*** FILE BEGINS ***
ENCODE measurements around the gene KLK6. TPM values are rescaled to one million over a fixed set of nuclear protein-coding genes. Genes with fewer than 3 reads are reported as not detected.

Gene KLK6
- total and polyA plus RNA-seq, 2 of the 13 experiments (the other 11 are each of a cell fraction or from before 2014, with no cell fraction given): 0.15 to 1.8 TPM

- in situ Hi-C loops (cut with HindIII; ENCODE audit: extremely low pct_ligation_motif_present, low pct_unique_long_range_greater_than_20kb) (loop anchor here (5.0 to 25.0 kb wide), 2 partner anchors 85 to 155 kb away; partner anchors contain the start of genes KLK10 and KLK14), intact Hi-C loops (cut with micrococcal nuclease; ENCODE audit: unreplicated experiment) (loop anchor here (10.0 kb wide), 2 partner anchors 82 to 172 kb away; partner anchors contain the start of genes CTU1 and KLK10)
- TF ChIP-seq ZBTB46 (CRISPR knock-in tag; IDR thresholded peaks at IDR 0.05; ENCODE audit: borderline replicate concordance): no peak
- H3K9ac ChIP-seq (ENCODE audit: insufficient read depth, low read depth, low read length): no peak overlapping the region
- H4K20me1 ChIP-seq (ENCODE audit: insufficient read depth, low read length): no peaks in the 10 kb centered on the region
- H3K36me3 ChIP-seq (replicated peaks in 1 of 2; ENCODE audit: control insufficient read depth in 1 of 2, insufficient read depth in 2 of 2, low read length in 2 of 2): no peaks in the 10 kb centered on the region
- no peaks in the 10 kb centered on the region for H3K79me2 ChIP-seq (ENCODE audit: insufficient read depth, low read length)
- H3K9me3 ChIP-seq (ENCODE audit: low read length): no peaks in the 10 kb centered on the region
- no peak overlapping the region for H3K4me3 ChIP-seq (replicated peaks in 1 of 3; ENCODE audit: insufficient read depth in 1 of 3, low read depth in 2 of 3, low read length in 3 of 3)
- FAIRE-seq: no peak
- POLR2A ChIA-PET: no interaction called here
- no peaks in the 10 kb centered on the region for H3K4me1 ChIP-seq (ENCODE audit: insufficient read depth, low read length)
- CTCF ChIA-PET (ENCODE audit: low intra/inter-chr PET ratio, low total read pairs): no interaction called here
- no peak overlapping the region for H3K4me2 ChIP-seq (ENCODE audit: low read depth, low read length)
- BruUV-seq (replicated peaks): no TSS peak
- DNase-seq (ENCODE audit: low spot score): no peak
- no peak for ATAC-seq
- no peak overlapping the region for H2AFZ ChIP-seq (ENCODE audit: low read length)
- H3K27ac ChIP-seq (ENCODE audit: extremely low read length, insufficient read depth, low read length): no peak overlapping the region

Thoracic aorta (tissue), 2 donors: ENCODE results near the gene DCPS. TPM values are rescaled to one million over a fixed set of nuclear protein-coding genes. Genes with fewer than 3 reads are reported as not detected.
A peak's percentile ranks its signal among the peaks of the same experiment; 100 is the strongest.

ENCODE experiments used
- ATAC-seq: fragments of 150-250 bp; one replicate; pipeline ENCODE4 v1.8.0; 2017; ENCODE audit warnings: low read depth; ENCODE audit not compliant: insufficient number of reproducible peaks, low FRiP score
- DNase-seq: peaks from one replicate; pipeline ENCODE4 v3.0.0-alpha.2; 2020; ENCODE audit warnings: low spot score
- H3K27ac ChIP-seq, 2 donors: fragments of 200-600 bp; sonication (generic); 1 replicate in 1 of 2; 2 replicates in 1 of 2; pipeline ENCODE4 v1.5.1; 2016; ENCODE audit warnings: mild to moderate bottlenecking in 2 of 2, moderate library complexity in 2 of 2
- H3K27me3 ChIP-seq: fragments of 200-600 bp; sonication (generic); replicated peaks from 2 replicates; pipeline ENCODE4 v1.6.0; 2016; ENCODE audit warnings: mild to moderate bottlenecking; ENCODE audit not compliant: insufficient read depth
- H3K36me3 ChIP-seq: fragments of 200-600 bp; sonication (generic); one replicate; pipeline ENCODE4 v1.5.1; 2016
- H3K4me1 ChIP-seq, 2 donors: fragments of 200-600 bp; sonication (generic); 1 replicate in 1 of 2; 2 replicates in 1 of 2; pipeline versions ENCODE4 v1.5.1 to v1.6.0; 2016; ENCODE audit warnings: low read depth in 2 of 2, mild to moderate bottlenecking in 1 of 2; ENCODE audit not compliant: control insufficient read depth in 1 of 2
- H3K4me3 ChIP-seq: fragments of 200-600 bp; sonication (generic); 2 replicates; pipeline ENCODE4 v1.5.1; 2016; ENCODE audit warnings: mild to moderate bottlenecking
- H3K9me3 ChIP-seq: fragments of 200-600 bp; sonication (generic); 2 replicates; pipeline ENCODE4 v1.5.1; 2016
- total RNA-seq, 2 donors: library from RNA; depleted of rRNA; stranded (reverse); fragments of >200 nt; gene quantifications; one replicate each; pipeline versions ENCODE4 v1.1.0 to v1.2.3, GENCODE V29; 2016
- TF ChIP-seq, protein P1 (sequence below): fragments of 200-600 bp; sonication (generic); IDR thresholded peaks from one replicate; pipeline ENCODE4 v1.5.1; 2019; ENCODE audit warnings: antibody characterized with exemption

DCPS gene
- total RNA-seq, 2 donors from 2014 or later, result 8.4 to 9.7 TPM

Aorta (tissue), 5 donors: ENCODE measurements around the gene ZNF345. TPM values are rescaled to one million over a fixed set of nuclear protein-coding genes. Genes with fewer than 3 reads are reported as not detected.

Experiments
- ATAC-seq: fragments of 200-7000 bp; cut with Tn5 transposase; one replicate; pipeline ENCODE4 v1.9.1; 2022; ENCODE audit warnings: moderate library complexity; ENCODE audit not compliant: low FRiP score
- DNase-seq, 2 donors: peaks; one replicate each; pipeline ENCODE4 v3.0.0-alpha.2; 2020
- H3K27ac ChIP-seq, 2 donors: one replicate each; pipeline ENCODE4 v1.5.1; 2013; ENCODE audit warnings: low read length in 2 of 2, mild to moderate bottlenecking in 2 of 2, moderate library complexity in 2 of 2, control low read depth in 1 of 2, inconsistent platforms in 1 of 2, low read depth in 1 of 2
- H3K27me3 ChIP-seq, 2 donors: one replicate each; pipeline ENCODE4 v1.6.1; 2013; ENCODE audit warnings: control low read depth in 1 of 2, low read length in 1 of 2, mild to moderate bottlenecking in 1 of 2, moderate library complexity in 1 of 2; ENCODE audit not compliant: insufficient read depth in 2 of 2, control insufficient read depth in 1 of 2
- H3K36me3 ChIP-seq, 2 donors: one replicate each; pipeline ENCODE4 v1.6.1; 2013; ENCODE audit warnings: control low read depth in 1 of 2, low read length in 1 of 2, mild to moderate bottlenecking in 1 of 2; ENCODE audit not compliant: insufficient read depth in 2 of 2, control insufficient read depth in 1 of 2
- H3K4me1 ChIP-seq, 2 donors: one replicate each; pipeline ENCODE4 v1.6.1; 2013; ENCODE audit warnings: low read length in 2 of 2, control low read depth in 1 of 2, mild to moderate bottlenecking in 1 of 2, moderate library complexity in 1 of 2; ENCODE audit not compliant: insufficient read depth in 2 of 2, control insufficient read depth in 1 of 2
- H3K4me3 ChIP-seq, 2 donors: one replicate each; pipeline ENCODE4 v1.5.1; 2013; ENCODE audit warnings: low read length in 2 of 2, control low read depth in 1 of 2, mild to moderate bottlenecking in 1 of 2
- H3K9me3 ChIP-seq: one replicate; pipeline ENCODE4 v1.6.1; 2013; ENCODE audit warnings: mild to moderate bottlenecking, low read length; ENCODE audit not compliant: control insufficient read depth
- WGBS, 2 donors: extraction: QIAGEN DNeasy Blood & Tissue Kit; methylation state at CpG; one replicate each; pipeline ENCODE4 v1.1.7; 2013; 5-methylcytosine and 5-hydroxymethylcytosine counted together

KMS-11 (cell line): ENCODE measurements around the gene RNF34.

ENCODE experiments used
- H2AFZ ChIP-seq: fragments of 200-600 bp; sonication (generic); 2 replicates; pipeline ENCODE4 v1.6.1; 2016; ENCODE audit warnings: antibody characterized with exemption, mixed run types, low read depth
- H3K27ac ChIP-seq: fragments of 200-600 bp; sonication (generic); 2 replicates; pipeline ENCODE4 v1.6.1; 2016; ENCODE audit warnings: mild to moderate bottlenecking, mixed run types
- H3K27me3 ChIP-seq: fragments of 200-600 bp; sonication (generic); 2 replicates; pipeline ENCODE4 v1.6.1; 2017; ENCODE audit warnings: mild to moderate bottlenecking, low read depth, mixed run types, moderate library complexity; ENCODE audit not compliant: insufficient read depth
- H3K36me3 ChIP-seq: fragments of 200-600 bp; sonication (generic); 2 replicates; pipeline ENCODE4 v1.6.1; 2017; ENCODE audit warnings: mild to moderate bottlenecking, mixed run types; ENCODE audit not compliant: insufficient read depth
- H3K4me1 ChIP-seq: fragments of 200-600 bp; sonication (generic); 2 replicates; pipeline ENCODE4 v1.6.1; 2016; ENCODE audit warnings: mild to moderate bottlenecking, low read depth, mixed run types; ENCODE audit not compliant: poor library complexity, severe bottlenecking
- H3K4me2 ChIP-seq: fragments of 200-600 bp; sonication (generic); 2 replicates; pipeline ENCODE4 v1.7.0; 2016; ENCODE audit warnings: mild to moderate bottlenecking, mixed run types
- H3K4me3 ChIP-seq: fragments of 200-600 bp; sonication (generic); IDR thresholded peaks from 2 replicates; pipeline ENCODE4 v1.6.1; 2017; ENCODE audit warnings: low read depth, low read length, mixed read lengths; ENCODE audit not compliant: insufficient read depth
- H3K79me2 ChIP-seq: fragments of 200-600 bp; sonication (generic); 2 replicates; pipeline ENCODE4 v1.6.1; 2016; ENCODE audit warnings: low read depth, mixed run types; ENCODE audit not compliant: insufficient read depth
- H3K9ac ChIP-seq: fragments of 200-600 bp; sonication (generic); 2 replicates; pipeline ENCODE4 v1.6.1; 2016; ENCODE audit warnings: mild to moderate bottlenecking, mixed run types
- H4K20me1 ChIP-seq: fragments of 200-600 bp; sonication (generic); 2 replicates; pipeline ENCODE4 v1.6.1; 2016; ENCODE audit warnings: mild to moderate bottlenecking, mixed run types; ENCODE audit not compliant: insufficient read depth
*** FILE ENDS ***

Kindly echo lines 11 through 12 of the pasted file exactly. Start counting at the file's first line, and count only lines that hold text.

- no peak overlapping the region for H3K4me3 ChIP-seq (replicated peaks in 1 of 3; ENCODE audit: insufficient read depth in 1 of 3, low read depth in 2 of 3, low read length in 3 of 3)
- FAIRE-seq: no peak